The answer is no! This is the main misconception that people have about multi-core processors. You don't multiply the speed of one core by the number of cores to get the "total" speed of a multi-core processor. The two processors in this example actually perform at the same speed.


You are correct on this. It's not like RAID 0 on storage drives nearing double speed. With cpu's, 3GHz x 4 core does not = 12GHz. Meaning if you run a single core program, it would be no faster on a quad core cpu with same speed and cache as dual core would.

Quote:
The truth is, less than 1% of software on the market can utilize multiple cores, which means that most of your programs (probably all of them) can only run in one at a time. This means that the speed of your programs are fully dependent on the speed of a single core.


Well i dont know about you but there a lot more apps that are multi threaded than you really think and there other things to consider of why to chose 1 cpu over another in terms of cores than just the direct programing you're running.

While it's true that ton of programs still only use a single thread, 99% of programs on single core though is way to high. tons of stuff is multi threaded.

Todays Anti-virus, cad, 3d rendering, web browsers, games, scientific calculations, ect are all multi-threaded. I would guess 20 to 50% or more is multi-threaded these days and is increasing.

Now the better question is, How many programs can use 4 or more cores? Thats were the % drops dramatically to i would guess around 5 to 10%. Most programs that are multi-threads can only run 2 threads and majority only really needs 2 threads for now. Anti- virus is a good example as todays storage drives are not fast enough to fill the cpu to capacity on more cores.

Majority of games only run on 2. Although there starting to be able to use 4 and more cores. (ac2 and fsx are a good example).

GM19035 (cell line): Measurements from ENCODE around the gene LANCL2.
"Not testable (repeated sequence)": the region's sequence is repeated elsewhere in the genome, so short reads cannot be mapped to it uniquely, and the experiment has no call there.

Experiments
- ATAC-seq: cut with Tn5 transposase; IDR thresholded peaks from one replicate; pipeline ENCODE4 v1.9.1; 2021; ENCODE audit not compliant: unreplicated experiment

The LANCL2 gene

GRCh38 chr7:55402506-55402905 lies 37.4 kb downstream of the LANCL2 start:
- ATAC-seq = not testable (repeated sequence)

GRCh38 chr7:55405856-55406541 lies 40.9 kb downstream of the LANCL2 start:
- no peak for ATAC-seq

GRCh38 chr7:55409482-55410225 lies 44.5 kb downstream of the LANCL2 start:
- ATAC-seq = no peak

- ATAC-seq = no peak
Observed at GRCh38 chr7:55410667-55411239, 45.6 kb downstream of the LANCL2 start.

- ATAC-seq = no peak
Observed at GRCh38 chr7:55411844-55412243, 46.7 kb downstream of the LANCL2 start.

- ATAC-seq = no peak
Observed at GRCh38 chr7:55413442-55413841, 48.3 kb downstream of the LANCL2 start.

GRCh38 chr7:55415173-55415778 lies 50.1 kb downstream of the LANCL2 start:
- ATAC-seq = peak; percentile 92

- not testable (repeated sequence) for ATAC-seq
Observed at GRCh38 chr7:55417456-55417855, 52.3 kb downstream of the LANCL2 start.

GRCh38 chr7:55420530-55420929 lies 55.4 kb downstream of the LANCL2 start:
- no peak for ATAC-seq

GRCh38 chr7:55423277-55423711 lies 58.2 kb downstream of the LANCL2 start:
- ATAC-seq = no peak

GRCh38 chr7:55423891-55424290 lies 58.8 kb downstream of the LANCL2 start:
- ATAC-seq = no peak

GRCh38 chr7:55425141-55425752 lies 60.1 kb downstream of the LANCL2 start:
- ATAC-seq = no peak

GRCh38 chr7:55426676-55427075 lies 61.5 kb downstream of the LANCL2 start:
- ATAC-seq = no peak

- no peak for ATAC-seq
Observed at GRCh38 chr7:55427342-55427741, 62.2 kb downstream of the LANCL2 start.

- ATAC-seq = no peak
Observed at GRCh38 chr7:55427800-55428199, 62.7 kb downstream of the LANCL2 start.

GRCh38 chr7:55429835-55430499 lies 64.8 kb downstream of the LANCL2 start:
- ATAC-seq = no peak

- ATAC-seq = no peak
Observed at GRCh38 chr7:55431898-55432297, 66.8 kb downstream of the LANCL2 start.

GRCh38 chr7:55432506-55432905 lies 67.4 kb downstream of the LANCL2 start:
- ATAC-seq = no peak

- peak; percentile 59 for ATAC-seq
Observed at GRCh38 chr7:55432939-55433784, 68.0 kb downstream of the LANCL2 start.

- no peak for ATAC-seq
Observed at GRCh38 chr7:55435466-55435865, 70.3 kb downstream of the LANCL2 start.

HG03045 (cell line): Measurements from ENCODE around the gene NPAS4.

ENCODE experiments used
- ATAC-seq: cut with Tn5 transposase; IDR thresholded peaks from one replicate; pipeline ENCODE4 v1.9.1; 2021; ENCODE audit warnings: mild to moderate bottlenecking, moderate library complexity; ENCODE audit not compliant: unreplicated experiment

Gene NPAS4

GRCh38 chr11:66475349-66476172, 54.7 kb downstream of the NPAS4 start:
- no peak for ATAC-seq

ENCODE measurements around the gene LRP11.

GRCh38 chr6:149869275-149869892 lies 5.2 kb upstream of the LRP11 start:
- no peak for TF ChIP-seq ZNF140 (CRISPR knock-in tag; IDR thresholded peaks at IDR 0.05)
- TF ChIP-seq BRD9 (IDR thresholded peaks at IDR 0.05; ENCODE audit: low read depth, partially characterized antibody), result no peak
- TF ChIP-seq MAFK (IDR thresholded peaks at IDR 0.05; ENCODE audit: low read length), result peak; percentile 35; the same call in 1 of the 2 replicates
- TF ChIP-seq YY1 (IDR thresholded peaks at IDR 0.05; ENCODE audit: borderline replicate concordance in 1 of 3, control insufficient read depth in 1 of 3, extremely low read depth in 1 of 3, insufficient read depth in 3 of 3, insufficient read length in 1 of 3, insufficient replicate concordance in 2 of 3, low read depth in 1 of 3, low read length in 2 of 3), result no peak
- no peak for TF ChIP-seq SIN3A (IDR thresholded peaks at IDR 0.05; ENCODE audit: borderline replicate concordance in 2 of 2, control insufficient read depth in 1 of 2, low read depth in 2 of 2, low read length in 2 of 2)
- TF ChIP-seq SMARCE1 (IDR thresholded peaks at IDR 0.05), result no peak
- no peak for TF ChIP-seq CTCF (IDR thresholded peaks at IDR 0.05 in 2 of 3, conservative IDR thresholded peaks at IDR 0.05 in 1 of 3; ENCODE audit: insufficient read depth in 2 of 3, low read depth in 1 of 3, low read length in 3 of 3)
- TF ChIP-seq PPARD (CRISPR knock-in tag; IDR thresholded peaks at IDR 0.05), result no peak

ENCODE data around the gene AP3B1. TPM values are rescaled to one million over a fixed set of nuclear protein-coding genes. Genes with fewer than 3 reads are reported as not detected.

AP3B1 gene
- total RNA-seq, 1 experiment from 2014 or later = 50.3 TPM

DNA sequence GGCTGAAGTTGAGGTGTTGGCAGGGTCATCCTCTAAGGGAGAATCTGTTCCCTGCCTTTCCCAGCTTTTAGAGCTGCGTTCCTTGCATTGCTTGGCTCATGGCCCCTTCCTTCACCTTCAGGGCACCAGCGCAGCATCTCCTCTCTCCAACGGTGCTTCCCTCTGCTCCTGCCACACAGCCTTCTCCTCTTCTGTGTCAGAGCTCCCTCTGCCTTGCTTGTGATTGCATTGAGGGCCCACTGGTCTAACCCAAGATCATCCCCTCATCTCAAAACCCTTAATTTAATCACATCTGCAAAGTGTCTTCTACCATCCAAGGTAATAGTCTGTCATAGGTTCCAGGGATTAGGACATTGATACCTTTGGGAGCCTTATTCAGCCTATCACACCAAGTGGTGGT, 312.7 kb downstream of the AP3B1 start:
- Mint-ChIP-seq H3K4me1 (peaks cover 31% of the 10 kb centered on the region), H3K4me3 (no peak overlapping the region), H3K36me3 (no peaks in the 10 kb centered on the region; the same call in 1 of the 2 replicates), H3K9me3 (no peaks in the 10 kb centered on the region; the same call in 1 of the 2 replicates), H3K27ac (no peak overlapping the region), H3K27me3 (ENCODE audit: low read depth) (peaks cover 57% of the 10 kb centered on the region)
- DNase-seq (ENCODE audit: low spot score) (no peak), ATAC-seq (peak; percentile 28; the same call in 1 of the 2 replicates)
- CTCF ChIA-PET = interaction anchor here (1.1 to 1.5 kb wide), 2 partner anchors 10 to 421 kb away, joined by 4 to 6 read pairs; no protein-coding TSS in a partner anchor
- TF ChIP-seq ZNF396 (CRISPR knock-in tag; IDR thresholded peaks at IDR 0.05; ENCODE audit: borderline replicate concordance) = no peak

Now you the other thing you also have to include is stuff like the drivers, what hardware you have/getting, and how powerful and/or many gpus you're have in a system. As that too will determine how many cores you need.

Example for a game:


Lets look at all but the core i7.

Intel Core 2 Quad Q9550 2.83 GHz, 12MB L2 cache
Intel Core 2 Duo E8400 3.0GHz, 6MB L2 cache
Intel Pentium E6300 2.8 GHz, 2MB L2 cache

As we see in this chart between these cpu's, most of the Nvidia gpus showed major increase in performance with this game when going to 4 cores from 2 and it's only a dual core game that im aware of.

Whats going on with Nvidia (at the time these charts were made) most powerful graphic cards? Some might say it's the amount of l2 cache between the core 2 quad and core 2 duo.

Although if that was the case, wouldn't there be a much more performance increase going from a 2.8GHz, 2MB L2 cache Pentium dual core to Core 2 duo at 3GHz and with 3x the cache?

As going from pentium to core 2 duo only made the GTX 285 increase the average FPS by 7. While going from duo to quad increased it by 10 FPS. The only 2 thing the quad has going for it is the x2 amount of cache compared to the core 2 duo and 2 extra cores. The quad is slower GHz so thats not an advantage.

It's the drivers and gpu needing an extra core to run at it's full potential. So it's really depends on what you're doing.


Quote:
You might be thinking "well, what if I'm running multiple programs at the same time?" The reality is, most programs can perform a task faster than you can switch to another program. The most notable exception to this rule is video editing software, which usually does utilize all of your cores.

Realistically, you will not notice a difference in speed between a system with a dual core processor and a system with a quad core processor, unless you are running video editing programs.


Hmm.... when most people mean multi tasking, they normally mean doing 2 or more task at once. There not switching around between different task. Like doing Anti-virus scanning and playing youtube or playing a game while Folding@home with single core client, running at the same time. (which i happen to be running F@H SMP client and typing on here at the same time. :lol:  )

So you can utilize some to all you're cores with many single or dual core programs. Heck before Folding@home had an SMP client, for anyone that wanted to put all the cpu cores to work, they would run multiple single core clients up to the number of cores they had which would also count as multi tasking.


Quote:
So what does all of this mean? Don't waste your money on a quad system unless you create and edit videos professionally, or run specialty software that can utilize all of your cores. You are much better off putting your money towards a dual processor or system with more GHz and a higher L2 cache.